Every so often, even the warmest spots in the U.S. get blasted with frigid temps. But just because it's fuh-reezing out doesn't mean you have to make like bears and settle in 'til spring -- or even the next thaw. Take it from this Northeasterner!
Here are some simple tips on dressing kids (aged 1 year and up) for the deep freeze.
Layer, layer, layer
It's common knowledge that layering is the key to warmth, but what isn't so commonly known is that cotton -- the most common first-layer choice -- will actually make you colder if it gets wet, because it holds moisture close to your skin. Stock up on a few undershirts that wick moisture away from the skin, such as those made by Coolmax, and start your layering with those. For the second layer, wool or fleece are great choices because they retain warmth. If you'll be engaging in heavy-duty snowbound activities (like skiing), opt for thinner versions of those fabrics. If you're just out walking around or throwing snowballs, go with thicker versions.
To top things off, choose a coat with a waterproof shield to keep the heat in. For the innards of the coat, there's nothing like a few feathers to form a downy barrier between you and the cold. As insulation, down works so well because it stores warm air from your body within the jacket.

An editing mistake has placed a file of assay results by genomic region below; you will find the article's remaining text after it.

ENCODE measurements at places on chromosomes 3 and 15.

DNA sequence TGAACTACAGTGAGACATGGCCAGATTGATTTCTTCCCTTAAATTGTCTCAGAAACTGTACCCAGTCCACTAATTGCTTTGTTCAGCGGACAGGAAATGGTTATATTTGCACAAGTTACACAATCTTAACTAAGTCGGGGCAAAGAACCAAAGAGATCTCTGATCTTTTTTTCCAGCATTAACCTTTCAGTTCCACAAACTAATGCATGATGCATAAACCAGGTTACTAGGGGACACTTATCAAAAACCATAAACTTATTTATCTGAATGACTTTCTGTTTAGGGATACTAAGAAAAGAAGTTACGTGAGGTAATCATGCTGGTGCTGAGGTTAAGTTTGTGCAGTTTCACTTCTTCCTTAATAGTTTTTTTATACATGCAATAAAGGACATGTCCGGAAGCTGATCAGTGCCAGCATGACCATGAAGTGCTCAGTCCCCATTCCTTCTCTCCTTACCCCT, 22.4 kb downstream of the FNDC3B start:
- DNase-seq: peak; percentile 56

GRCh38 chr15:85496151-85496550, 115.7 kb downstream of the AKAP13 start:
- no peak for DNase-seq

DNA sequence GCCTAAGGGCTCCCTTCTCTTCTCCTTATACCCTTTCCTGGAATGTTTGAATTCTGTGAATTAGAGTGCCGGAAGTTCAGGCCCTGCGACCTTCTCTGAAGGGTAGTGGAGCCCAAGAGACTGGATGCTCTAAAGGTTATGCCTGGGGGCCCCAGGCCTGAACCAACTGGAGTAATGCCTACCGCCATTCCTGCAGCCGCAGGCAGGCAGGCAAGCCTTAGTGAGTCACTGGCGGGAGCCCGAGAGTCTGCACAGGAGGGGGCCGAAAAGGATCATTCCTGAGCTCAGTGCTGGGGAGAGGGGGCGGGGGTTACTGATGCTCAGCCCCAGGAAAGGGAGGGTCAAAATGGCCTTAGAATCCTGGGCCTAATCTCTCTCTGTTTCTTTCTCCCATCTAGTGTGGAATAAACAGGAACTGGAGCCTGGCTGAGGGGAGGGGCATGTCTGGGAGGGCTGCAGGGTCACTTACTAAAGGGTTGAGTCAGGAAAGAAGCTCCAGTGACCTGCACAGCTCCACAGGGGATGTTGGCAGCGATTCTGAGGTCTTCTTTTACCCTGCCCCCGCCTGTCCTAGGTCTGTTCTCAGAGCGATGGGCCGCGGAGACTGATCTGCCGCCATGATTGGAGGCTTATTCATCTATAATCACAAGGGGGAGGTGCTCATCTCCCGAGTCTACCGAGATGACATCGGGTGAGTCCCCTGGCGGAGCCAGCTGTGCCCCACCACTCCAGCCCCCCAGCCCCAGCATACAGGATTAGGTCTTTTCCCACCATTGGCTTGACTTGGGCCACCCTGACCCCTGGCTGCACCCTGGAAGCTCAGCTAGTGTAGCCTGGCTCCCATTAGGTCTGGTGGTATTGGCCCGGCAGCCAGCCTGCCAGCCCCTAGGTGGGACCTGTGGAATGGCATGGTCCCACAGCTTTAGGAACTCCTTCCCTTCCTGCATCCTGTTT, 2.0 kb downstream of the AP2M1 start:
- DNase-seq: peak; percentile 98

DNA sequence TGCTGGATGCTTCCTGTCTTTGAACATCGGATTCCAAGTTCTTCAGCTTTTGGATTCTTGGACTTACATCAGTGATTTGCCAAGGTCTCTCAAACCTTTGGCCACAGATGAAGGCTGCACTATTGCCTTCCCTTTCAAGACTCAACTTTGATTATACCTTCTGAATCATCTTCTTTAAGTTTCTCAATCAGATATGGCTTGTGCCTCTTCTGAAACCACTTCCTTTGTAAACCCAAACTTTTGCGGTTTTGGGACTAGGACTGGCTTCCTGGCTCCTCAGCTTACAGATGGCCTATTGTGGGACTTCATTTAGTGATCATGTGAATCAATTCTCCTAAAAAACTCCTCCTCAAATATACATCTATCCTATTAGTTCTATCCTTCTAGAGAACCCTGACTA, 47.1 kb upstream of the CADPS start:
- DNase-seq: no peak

Leave Your Hat On
The idea that you lose the majority of your body heat through your head is but a myth. Still, according to Healthline.com, head heat loss at rest (as opposed to when you're exercising) accounts for up to 35 percent of your total body heat loss when you're out in 32-degree Fahrenheit weather. So don't lose the lid!
When it's really cold, the body circulates more blood to its core, leaving hands and feet more likely to feel the effects of bitter cold first. A solid pair of wool or fleece gloves will help keep little mitts warm while promoting circulation.
Heat for Your Feet
My special little secret to keeping my kids warm in winter is having a collection of wool socks. Companies like Smartwool make amazing socks for kids of all sizes in really cool colors and patterns. Just be sure to switch to slippers or socks with treads at home -- wool is REALLY slippery!